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Sony a7s II video compression

sony a7s ii comrpession video formats 4k

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#1 Tom Yanowitz

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Posted 03 March 2017 - 06:21 AM

Hi there,
I'm asking myself some questions about compression in the sony a7s II's various recording formats and maybe some of you know the answer.
 
I tried to calculate the mean (file) size of a pixel in the different formats to compare the amount of compression:
 
4k
30p 100Mbps : 3.33 Mb per image = 0.40 bit per pixel (on average, obviously)
24p 100Mbps : 4.17 Mb per image = 0.50 bit per pixel
 
HD
24p 50Mbps : 2.08 Mb per image = 1.00 bit per pixel
30p 50Mbps : 1.67 Mb per image = 0.80 bit per pixel
60p 50Mbps : 0.83 Mb per image = 0.40 bit per pixel
120p 100Mbps : 0.83 Mb per image = 0.40 bit per pixel
 
Is 4K 24p actually 80Mbps to have the same image quality as 4K 30p, or is it true 100Mbps an thus produce a less compressed image ?
Same question for 24 and 30p 50Mbps HD.
If 24p 50Mbps HD is actually 50Mbps, it means it's the format with the least compression with over 1bit per pixel on average.
 
If the limiting factor of the camera is a data stream of 100Mbps max, why are there no HD 24/30/60p 100Mbps modes for better IQ ? Is it to keep consistency over compression levels across the various framerates even if it means sub optimal IQ ? But then the 4K 24p should be 80Mbps to fit the 30p compression ?
100Mps for all the different res/framerate combinations would allow the 60p to be better quality than the 120p, as it should, and also allow an even lower compression 24p mode (with over 2 bits per pixel)
This would come in handy for specific shots where you'd want low compression over high resolution.
 
Or am I just talking nonsense ?
 
Cheers.

Edited by Tom Yanowitz, 03 March 2017 - 06:22 AM.

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#2 Dylan Tidmore

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Posted 07 March 2017 - 03:16 PM

I think I may be looking at it from a different angle, although I follow your logic through and through. 

 

What I believe it means is when 100 Mbps is recorded per second, that means the camera is approximately writing at that speed per second, no matter the frame rate of 24fps or 30fps.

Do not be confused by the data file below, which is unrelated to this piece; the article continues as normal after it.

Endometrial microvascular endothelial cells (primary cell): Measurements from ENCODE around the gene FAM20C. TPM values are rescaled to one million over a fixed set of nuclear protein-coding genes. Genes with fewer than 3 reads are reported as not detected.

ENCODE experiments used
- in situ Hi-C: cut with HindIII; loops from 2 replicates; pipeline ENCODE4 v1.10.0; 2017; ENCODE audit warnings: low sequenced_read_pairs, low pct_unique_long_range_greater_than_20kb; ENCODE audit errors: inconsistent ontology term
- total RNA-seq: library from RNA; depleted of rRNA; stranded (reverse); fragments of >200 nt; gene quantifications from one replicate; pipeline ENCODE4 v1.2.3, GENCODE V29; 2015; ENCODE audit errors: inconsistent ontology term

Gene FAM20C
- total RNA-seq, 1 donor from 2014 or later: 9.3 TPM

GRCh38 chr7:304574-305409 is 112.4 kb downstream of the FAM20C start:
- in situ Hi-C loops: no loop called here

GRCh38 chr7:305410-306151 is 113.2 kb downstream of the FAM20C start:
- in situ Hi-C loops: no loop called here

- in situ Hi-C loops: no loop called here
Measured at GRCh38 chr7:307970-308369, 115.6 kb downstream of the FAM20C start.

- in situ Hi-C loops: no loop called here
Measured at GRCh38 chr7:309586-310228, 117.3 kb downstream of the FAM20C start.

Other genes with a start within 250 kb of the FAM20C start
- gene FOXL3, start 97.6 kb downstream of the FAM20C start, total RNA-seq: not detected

So with that logic, I would suppose that it is recording more information for 24fps vs 30fps, but the quality is negligible.

 

Also, remember that the camera is writing approx. 100 Mbps, not exactly 100.00 Mbps. Therefore, with those six additional frames, you aren't getting a huge bump in quality if you stuck with 24fps instead.

 

That's my view on things. Although you did the math and may be correct, in the end I don't think it actually matters.  :)  You are still going to have the same quality whether you're in 24 or 30fps.

 

Cheers,

 

Dylan


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#3 Tyler Purcell

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Posted 08 March 2017 - 02:36 AM

Remember the A7SMKII records in Long GOP MPEG, which isn't a "frame" based format.

It takes one key frame and then only captures the changes from that key frame, every X amount of frames. So bit rate is hard to calculate per frame as the frame data is calculated off the first frame of a group + only the changes. The system is also NOT VBR, so it always records X data rate, no more and no less.

Usually data rate fluctuates based on frame rate. Most companies list bit rates at 30fps, so at 24fps, the rate would be lower.

The reason why there isn't a 100Mbps HD stream is simple... Sony doesn't want the camera to be "professional" in any way, so they limit it. They're also sticking to very specific MPEG specs, not wanting to waiver from the "norm".

This is one of the reasons so many people have dumped these still cameras that shoot video, they're so limiting. It's really frustrating to have a camera you like and it be super limiting in the codec. The only solution is to record the HDMI output with a decent recorder, but even that is still 8 bit 4:2:2, instead of 10 and 12 bit 444 like some of it's near-priced competitors.
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#4 Tom Yanowitz

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Posted 20 March 2017 - 07:03 AM

Thanks for your answers !

Yes I know their is inter-frame Gop compression so the pixel weight I gave were more useful as relative values to be compared against each other than absolute values.

 

Yes I agree those codec limitations are frustrating.

But the a7s II performs surprisingly well in post for an 8bit files camera I found.


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